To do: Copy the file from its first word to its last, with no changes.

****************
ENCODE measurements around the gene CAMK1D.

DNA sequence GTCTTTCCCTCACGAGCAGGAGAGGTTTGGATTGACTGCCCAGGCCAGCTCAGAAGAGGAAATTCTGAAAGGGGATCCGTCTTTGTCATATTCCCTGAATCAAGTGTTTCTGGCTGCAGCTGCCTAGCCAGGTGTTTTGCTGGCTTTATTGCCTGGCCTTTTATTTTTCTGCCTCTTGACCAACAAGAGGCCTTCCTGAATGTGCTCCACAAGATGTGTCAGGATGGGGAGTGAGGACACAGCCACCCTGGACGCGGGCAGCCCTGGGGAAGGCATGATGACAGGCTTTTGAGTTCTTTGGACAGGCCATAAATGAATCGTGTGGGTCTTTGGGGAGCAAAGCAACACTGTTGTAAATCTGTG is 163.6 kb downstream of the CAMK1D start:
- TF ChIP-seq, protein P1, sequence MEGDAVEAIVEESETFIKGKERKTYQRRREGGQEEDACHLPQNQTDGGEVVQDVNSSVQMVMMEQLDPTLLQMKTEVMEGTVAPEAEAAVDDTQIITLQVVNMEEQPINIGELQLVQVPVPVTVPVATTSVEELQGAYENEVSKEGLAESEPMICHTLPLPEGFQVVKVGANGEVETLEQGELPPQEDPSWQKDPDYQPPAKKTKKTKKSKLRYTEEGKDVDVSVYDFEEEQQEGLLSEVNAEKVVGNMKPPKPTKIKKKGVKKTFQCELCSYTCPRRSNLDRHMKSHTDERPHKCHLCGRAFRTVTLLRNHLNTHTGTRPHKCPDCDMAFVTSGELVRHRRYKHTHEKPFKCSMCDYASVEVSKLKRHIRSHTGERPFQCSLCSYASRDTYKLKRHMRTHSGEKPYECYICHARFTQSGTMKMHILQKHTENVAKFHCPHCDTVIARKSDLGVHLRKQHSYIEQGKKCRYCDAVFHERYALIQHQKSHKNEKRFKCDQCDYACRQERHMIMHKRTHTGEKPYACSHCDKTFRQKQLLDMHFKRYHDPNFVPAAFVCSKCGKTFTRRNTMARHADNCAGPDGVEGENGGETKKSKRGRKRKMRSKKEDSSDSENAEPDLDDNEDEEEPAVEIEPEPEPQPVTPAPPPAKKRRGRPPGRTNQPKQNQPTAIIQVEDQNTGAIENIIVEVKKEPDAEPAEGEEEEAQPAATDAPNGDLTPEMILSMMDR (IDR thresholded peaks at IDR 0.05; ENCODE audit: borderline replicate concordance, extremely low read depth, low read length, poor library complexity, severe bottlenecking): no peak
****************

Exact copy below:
ENCODE measurements around the gene CAMK1D.

DNA sequence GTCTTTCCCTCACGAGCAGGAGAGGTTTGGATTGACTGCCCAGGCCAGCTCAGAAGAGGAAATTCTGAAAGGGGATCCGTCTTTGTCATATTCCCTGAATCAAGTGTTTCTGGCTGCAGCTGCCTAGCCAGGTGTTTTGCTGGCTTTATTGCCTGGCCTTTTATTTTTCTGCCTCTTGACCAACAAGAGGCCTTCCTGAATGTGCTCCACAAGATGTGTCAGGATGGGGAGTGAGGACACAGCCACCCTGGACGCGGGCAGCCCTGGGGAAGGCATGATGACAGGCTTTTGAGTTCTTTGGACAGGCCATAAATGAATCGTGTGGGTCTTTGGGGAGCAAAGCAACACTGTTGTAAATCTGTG is 163.6 kb downstream of the CAMK1D start:
- TF ChIP-seq, protein P1, sequence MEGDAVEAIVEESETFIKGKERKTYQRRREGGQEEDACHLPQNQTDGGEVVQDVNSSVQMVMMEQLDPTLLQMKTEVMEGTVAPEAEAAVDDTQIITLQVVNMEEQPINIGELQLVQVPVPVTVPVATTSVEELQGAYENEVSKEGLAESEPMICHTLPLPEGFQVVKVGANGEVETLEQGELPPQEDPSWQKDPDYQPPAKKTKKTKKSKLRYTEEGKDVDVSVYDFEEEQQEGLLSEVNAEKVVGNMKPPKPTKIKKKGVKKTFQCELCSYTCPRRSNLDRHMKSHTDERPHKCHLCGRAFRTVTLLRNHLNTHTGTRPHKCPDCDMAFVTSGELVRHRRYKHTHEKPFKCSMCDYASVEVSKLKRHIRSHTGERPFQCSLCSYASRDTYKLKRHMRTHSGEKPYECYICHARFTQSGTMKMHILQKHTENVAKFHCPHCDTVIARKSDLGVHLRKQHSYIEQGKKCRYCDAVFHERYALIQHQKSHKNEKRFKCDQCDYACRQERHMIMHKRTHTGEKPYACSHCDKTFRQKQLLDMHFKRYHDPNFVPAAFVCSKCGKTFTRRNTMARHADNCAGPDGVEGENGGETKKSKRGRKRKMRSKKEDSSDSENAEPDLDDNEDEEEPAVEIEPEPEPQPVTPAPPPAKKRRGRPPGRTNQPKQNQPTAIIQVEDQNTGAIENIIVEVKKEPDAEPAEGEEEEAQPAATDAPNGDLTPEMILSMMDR (IDR thresholded peaks at IDR 0.05; ENCODE audit: borderline replicate concordance, extremely low read depth, low read length, poor library complexity, severe bottlenecking): no peak